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Methodology of a System Level Design for a Cognitive Radio Receiver “Application for IEEE 802.

22 Standard”
Rami Ben Amira, Dorra Ayadi, Inès Kammoun and Mourad Loulou
Electronic and Communication Group, LETI-Laboratory, National School of Engineers Sfax, Tunisia E-mail: ramy.benamira@ieee.org Abstract — This paper exhibits a methodology to achieve a system level design for Cognitive Radio (CR) receiver supporting IEEE 802.22 Standard. Based on superheterodyne receiver supporting Sub-Band Sensing, the overall radio system characteristics depicted from the IEEE 802.22 Standard specifications are dispatched through the different receiver blocks. Moreover, we developed the theoretical calculation and different techniques of system level design. Each of Radio Frequency (RF) characteristics such as noise figure (NF), gain and linearity (third order intercept point, (IIP3)) is simulated taking in account the analog-to-digital converter (ADC) full scale power constraint. On the one hand, our system level simulation results proved that the receiver architecture is capable to perform spectrum sensing and to allow communication processing. The receiver performs a total gain of 51 dB and an IIP3 of -19.8 dBm for low gain mode. It achieves 105dB as gain and 9.9 dB for noise figure for high gain mode. Index terms — Receiver, Cognitive Radio, IEEE 802.22, Spectrum sensing, system level specification, budget analysis, linearity, noise, gain.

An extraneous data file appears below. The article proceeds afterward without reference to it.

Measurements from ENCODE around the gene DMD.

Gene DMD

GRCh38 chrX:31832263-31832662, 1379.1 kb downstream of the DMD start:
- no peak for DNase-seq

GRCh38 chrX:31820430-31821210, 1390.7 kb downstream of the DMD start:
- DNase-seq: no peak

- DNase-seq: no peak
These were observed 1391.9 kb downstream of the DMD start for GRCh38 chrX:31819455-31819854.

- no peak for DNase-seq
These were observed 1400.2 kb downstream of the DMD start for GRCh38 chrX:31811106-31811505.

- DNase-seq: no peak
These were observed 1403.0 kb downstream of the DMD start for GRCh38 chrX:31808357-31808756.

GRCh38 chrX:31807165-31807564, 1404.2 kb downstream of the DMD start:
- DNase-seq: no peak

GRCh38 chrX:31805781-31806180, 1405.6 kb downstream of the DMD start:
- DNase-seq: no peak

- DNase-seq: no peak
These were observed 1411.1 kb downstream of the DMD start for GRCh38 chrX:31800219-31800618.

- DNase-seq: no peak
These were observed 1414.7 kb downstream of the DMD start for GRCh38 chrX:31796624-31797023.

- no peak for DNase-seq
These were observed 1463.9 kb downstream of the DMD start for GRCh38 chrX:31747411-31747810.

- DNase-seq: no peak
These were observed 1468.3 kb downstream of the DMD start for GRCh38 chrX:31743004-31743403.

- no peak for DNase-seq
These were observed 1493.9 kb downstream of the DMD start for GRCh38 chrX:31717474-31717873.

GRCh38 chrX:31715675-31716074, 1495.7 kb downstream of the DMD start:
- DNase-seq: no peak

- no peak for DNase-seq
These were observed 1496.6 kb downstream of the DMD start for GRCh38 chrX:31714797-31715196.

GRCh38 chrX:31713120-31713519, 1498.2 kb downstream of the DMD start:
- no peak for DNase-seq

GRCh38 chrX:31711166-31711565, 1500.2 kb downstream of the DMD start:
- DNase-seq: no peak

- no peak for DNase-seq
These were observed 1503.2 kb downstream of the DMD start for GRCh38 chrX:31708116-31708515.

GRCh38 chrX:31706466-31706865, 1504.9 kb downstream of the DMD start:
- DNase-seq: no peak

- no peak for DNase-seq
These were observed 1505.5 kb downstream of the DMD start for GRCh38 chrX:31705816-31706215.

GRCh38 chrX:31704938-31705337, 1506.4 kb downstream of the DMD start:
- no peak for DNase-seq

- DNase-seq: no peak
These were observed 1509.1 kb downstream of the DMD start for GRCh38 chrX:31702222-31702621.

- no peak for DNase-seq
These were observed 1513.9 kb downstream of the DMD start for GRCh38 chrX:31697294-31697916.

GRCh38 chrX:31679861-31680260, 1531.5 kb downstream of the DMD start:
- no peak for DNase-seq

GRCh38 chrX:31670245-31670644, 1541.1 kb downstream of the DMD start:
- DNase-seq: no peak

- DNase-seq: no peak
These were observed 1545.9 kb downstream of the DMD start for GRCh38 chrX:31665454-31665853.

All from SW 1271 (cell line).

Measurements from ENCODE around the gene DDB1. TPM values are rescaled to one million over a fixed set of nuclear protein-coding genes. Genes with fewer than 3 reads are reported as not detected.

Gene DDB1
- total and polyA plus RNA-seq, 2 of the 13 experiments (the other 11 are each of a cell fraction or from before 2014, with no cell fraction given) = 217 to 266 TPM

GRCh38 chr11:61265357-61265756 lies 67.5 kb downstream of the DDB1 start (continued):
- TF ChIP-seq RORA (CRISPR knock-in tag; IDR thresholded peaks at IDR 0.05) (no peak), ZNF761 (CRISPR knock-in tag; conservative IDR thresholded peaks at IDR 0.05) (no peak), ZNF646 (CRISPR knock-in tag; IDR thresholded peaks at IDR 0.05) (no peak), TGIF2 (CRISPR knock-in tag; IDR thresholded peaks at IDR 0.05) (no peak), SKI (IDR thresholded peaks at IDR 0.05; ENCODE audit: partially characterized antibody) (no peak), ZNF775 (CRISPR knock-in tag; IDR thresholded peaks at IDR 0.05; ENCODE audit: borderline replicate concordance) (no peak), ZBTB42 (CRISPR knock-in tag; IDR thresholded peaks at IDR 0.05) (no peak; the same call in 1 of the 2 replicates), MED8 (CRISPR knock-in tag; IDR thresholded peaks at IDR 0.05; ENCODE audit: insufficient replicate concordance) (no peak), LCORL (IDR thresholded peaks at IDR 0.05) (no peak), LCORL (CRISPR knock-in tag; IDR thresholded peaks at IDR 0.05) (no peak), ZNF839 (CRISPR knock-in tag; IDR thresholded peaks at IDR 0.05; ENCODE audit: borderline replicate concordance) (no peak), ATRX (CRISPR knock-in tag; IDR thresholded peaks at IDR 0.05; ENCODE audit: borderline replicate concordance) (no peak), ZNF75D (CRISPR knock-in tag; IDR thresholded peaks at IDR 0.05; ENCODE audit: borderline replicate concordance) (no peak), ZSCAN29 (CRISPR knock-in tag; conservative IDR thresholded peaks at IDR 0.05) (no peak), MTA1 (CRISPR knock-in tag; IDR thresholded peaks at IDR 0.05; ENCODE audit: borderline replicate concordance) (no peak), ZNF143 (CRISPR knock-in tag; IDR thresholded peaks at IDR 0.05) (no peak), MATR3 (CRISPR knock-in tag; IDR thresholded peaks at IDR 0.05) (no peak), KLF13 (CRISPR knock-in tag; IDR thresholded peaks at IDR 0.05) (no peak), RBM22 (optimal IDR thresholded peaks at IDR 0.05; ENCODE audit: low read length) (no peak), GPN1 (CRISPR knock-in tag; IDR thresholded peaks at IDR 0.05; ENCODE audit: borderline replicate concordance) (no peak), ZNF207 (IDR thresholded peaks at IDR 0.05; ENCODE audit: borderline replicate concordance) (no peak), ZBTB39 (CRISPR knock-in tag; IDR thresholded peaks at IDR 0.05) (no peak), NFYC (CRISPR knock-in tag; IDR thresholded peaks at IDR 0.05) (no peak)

In this paper, we will focus on the methodology of a system level design for CR receiver supporting IEEE 802.22 standard. In section II, we will present an overview of CR, its services and we will introduce the first world-wide wireless Standard based on Cognitive radio which is IEEE 802.22. Moreover, a special interest will be considered to the sensing functionality offered by this standard. In section III, receiver characteristics are mentioned and computed. Then, in section IV, budget analysis and simulation results will be exhibited and analysed. At the end, a conclusion of our research will be given. II. IEEE 802.22 RECEIVER SPECIFICATION IEEE 802.22 is emerging as a new wireless air interface standard based on Cognitive Radio known as a Wireless Regional Area Network (WRAN) [4]. The IEEE 802.22 network is based on a Point to Multi Point (P-MP) interconnection. Indeed, it is composed of a Base Station (BS) and a number of CPEs. Each of them performs spectrum sensing. But the BS supervises when sensing is required, analyses all its results and then decides the availability of each television channel. This kind of decision is based on spectrum sensing results and also on auxiliary information shared between BSs. There are three various sensing thresholds which are: first, -116 dBm over a 6 MHz channel to sense DTV Primary Users (PU), Second, -94 dBm assessed for analog TV systems and Finally, -107 dBm calculated in a 200 KHz bandwidth to detect Wireless Microphones Users. IEEE 802.22 targeted first the commercial deployment of CRs in US regions which is reflected on the frequency operational range 54-862 MHz that belongs to the North American regions [4]. After that, to accommodate supplementary international regulatory requirements, this bandwidth could be extended to 41-910 MHz. In addition, different international TV channel with bandwidths of 6, 7, and 8 MHz have to be considered by 802.22 standard specifications [4]. Moreover, the IEEE 802.22 PHY shall provide high modulation and coding schemes flexibility. In this case, BS shall adjust dynamically bandwidth, modulation and coding schemes. The various WRAN base station and CPE receiver performances are specified in the IEEE 802.22 standard Draft; Indeed, in the downstream direction, equivalent receiver sensitivity is around -92 dBm as a minimum value [5]. Meanwhile, the other parameters are